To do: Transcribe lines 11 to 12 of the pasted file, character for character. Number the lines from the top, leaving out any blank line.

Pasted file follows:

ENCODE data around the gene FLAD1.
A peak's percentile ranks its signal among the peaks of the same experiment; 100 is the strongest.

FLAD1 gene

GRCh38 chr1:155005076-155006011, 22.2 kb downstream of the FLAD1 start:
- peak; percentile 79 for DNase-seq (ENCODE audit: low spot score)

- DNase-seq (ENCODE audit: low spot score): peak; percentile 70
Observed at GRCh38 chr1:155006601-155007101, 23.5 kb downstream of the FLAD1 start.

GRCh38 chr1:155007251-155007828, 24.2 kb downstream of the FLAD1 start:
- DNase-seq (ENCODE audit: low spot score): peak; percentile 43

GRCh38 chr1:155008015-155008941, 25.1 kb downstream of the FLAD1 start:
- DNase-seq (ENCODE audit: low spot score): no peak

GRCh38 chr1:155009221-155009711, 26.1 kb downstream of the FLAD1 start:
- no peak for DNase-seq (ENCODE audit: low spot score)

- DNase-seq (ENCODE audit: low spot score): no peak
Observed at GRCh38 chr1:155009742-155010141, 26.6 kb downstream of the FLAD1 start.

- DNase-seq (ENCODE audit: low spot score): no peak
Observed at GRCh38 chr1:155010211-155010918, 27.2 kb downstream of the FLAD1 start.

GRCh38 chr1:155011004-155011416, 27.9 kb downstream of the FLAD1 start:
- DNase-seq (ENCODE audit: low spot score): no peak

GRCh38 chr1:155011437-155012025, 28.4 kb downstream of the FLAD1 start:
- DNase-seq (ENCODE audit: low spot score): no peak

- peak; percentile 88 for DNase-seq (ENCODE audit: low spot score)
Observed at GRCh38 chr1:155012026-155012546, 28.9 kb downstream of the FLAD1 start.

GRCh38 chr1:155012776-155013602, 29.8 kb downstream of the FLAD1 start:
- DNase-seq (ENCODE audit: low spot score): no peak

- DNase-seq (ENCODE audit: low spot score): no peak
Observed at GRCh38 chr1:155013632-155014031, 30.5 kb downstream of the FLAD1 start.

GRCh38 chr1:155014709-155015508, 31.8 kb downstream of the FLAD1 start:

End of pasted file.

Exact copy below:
- DNase-seq (ENCODE audit: low spot score): no peak

GRCh38 chr1:155009221-155009711, 26.1 kb downstream of the FLAD1 start: